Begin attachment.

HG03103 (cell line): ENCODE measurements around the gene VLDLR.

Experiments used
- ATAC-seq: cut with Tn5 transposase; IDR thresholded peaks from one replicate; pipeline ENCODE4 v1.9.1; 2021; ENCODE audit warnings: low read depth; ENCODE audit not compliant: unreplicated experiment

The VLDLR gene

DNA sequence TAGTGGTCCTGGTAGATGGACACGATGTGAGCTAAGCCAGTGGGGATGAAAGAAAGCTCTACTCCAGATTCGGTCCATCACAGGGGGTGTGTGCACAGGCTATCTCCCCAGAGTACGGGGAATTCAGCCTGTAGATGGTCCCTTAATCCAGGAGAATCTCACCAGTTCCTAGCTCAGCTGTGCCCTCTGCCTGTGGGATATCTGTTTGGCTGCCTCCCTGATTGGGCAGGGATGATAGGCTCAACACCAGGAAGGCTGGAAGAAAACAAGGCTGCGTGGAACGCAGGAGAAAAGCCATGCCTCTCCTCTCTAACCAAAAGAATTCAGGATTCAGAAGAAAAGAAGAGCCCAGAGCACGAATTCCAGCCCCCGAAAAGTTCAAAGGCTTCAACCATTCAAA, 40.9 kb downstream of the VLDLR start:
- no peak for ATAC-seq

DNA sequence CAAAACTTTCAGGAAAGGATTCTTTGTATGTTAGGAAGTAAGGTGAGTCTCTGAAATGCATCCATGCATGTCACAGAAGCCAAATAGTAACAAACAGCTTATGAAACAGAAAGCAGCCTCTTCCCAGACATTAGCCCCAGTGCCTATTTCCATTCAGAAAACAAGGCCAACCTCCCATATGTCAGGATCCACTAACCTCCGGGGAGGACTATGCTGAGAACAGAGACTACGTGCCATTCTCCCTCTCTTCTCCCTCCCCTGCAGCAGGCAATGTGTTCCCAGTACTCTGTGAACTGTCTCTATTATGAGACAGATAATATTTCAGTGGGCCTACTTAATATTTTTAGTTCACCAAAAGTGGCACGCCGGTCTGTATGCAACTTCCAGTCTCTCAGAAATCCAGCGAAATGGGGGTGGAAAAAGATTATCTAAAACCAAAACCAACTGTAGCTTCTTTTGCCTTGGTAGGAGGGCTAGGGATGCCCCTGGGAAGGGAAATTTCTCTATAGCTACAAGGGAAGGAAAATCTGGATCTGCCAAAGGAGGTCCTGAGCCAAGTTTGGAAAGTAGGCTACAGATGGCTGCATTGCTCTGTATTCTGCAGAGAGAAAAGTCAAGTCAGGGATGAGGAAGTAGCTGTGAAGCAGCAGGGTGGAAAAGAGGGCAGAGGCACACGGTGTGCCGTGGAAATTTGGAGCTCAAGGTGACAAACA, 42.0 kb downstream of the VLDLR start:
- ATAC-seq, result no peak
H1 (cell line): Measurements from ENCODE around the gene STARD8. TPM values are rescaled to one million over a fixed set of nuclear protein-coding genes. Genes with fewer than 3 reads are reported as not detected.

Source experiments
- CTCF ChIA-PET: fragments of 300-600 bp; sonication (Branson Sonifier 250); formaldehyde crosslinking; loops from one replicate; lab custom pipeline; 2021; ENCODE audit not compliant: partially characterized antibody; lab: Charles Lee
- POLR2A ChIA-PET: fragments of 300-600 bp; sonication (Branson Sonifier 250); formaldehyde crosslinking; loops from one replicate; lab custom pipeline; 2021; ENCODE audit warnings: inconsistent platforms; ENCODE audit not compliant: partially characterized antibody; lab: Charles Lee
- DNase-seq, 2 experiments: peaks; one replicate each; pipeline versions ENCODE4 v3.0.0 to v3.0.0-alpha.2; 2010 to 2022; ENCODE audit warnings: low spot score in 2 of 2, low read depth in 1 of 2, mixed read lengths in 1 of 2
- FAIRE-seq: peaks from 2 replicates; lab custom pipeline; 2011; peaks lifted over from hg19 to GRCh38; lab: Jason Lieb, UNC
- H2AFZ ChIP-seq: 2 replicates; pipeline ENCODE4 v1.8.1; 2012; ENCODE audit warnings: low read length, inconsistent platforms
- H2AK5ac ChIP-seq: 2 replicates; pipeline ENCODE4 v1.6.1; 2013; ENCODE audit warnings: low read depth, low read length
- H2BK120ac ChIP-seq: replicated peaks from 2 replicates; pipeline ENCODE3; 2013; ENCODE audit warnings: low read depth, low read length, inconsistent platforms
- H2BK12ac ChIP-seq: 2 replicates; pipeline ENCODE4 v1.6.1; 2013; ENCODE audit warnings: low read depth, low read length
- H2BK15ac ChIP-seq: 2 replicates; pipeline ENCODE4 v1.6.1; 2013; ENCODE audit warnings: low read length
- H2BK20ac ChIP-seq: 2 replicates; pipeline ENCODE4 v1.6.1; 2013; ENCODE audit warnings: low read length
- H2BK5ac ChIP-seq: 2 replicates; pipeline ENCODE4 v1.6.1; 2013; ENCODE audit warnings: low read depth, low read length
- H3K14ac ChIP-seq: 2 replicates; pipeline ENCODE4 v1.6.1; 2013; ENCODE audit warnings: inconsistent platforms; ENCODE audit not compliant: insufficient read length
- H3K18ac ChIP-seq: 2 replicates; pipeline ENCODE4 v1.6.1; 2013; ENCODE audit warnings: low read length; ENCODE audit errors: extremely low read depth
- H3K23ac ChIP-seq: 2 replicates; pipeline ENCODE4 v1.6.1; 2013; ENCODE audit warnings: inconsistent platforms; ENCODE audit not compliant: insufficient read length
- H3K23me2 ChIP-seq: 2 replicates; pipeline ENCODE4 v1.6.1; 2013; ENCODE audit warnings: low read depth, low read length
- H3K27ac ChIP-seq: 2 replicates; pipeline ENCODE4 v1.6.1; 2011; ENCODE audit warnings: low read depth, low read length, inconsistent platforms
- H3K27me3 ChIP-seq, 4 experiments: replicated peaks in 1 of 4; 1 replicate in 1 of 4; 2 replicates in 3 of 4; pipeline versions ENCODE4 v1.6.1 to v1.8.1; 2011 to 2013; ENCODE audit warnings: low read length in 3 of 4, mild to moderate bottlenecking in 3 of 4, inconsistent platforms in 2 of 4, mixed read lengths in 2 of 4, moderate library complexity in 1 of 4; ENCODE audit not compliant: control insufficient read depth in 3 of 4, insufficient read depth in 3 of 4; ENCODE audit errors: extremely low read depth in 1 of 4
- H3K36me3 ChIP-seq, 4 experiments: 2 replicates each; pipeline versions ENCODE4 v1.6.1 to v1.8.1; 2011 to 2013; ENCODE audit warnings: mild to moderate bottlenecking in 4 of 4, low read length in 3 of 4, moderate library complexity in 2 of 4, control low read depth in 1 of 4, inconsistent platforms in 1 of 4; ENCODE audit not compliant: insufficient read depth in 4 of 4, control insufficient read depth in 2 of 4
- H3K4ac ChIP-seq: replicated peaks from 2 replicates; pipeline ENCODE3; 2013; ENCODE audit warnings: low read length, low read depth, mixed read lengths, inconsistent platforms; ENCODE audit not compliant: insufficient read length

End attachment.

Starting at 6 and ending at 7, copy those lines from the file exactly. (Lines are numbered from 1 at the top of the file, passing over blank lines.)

- no peak for ATAC-seq

DNA sequence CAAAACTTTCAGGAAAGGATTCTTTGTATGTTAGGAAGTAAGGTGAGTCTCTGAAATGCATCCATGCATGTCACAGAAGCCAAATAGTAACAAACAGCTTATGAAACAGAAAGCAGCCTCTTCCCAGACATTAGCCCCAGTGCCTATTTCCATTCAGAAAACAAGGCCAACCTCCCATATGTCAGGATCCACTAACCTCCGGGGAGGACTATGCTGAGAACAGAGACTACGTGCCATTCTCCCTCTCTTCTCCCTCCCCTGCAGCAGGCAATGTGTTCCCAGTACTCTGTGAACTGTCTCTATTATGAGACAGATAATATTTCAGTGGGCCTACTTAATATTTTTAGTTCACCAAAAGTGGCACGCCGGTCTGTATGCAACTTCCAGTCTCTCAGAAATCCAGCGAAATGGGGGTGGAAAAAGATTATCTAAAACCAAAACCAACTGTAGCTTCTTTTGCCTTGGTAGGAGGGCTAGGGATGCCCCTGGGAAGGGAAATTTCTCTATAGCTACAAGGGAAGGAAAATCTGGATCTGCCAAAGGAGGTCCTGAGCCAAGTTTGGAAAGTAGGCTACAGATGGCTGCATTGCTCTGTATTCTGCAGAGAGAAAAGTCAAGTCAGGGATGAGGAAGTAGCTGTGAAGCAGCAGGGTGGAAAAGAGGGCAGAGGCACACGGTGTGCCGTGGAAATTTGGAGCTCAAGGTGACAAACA, 42.0 kb downstream of the VLDLR start: